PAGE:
CLOUD INFRASTRUCTURE

  • 08/15/2014
    8:00 AM
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The Headaches Of Multiple Cloud Services

IT professionals and users alike understand the benefits of cloud services. However, migrating several IT services to the cloud can create more pain than you might expect.

The many benefits of cloud IT services make their appeal widespread to enterprises large and small. In fact, today many enterprises are not debating whether they should migrate their IT services to the cloud, but how many IT services they should migrate. The availability of disparate types of cloud services -- from file sharing to communications and collaboration services -- means these discussions span across all areas of IT.

And while one cloud service may work well, and several may work great, the opposite can also be true when something goes wrong. Let's explore some of the real headaches that can occur when migrating multiple IT services to the cloud.

Headache 1: Inconsistent service attributes
While the features of each cloud service are important and have to be evaluated, there is a whole other side of them that IT must evaluate: service attributes. Service attributes include security, reliability, availability, scalability, quality of service (QoS), support, and service level agreements (SLAs). These seven attributes will determine how well a service will perform for its end-users. More importantly, they will determine how much time and energy will be required by IT resources to maintain the service. Ideally, you want to select cloud services that all meet or exceed your enterprise's seven service attribute requirements.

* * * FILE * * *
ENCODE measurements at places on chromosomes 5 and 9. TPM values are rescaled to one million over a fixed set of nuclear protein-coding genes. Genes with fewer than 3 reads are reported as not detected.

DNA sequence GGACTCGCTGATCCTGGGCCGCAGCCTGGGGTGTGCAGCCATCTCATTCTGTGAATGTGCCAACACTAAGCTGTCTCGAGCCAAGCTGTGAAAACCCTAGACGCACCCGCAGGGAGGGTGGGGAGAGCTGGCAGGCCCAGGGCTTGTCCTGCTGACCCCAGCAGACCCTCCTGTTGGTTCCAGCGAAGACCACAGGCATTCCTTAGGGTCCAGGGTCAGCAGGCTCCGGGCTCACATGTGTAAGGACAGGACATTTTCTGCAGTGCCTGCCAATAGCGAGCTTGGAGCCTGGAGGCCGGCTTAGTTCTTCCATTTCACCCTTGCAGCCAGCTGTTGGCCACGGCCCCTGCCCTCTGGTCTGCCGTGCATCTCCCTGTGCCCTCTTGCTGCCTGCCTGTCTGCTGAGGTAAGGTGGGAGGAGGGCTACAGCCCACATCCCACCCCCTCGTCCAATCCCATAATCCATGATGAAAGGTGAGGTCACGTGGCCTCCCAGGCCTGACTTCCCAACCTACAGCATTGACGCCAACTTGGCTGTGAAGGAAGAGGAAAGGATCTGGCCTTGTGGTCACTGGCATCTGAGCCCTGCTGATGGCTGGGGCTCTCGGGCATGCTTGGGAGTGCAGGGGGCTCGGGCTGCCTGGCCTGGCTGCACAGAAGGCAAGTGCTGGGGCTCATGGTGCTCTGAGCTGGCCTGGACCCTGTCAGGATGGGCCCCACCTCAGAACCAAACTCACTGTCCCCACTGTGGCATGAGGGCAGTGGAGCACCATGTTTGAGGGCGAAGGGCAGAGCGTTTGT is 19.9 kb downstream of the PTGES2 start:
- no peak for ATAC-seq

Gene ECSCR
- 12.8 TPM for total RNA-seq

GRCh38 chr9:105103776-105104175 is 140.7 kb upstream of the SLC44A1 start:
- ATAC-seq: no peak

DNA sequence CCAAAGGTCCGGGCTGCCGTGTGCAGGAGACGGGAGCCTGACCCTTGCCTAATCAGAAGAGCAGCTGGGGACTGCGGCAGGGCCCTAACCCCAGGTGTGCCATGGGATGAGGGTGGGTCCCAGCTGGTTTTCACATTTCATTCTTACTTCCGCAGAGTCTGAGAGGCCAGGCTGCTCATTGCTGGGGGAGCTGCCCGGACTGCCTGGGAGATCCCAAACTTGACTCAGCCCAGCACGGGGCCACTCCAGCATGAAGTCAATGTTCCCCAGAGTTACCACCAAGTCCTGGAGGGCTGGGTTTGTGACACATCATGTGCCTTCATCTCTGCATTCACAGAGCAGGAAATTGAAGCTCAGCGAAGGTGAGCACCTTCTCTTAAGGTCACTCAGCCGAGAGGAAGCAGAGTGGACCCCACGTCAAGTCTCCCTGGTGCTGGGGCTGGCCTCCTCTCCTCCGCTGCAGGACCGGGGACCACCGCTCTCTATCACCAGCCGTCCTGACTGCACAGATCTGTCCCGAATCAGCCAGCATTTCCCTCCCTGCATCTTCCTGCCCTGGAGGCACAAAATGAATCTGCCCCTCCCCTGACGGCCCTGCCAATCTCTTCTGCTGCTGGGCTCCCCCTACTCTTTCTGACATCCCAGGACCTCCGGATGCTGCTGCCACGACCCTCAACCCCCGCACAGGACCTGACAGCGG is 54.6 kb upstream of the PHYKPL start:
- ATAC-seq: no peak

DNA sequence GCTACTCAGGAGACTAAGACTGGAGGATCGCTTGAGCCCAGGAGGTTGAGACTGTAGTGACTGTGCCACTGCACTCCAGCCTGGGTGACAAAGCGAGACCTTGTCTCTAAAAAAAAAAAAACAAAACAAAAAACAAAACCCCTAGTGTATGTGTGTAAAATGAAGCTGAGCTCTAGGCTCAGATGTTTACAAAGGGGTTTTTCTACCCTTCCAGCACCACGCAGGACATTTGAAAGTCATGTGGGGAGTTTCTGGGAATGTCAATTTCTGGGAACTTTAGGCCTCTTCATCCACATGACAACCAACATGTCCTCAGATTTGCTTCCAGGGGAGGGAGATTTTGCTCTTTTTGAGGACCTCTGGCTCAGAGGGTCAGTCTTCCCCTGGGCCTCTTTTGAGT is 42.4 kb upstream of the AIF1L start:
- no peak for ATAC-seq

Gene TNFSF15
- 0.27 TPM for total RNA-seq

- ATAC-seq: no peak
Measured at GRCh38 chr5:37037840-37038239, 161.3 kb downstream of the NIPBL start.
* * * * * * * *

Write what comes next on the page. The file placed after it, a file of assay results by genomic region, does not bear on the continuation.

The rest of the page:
Headache 2: Crosstalk
You may run into the problem of inter-service "crosstalk," or cross-service interference. This can happen when multiple services compete for the same resource, such as bandwidth or network router processing power. Eventually one wins out, and the other services suffer in terms of actual operation or QoS. Service crosstalk can be virtually impossible to figure out, because the cloud providers in question are unlikely to understand the intricate inter-relationship of their service with the other service providers' services. Evaluate each service and its critical resource requirements. Be sure to match those to your enterprise's resources before adding the service.

 

NEXT PAGE: Headaches 3 & 4

 

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